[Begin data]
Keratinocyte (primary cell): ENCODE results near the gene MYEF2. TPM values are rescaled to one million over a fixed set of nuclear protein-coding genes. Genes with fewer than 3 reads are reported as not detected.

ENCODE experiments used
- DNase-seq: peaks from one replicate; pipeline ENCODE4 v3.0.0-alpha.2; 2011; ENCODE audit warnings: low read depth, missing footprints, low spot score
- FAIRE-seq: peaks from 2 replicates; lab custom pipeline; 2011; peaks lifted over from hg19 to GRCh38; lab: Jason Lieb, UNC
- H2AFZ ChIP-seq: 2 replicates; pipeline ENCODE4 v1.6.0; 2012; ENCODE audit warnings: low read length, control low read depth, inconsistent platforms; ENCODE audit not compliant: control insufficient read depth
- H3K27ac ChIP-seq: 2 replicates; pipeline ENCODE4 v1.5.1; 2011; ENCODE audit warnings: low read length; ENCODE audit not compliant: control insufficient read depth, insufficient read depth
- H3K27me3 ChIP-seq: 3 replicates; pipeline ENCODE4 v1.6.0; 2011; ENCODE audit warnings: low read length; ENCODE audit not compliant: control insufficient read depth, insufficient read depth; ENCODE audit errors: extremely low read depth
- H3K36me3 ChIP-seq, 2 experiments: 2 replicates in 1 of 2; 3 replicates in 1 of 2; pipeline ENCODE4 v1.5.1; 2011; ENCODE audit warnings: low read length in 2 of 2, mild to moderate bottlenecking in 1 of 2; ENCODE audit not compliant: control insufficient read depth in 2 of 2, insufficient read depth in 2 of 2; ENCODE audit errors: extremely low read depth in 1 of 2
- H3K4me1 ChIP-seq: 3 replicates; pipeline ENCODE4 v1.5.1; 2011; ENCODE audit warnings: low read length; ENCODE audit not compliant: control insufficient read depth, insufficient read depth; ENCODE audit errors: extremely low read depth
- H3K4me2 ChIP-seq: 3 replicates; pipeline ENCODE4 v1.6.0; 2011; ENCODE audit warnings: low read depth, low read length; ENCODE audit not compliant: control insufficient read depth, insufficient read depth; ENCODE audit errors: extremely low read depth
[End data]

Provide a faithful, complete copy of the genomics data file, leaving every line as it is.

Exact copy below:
Keratinocyte (primary cell): ENCODE results near the gene MYEF2. TPM values are rescaled to one million over a fixed set of nuclear protein-coding genes. Genes with fewer than 3 reads are reported as not detected.

ENCODE experiments used
- DNase-seq: peaks from one replicate; pipeline ENCODE4 v3.0.0-alpha.2; 2011; ENCODE audit warnings: low read depth, missing footprints, low spot score
- FAIRE-seq: peaks from 2 replicates; lab custom pipeline; 2011; peaks lifted over from hg19 to GRCh38; lab: Jason Lieb, UNC
- H2AFZ ChIP-seq: 2 replicates; pipeline ENCODE4 v1.6.0; 2012; ENCODE audit warnings: low read length, control low read depth, inconsistent platforms; ENCODE audit not compliant: control insufficient read depth
- H3K27ac ChIP-seq: 2 replicates; pipeline ENCODE4 v1.5.1; 2011; ENCODE audit warnings: low read length; ENCODE audit not compliant: control insufficient read depth, insufficient read depth
- H3K27me3 ChIP-seq: 3 replicates; pipeline ENCODE4 v1.6.0; 2011; ENCODE audit warnings: low read length; ENCODE audit not compliant: control insufficient read depth, insufficient read depth; ENCODE audit errors: extremely low read depth
- H3K36me3 ChIP-seq, 2 experiments: 2 replicates in 1 of 2; 3 replicates in 1 of 2; pipeline ENCODE4 v1.5.1; 2011; ENCODE audit warnings: low read length in 2 of 2, mild to moderate bottlenecking in 1 of 2; ENCODE audit not compliant: control insufficient read depth in 2 of 2, insufficient read depth in 2 of 2; ENCODE audit errors: extremely low read depth in 1 of 2
- H3K4me1 ChIP-seq: 3 replicates; pipeline ENCODE4 v1.5.1; 2011; ENCODE audit warnings: low read length; ENCODE audit not compliant: control insufficient read depth, insufficient read depth; ENCODE audit errors: extremely low read depth
- H3K4me2 ChIP-seq: 3 replicates; pipeline ENCODE4 v1.6.0; 2011; ENCODE audit warnings: low read depth, low read length; ENCODE audit not compliant: control insufficient read depth, insufficient read depth; ENCODE audit errors: extremely low read depth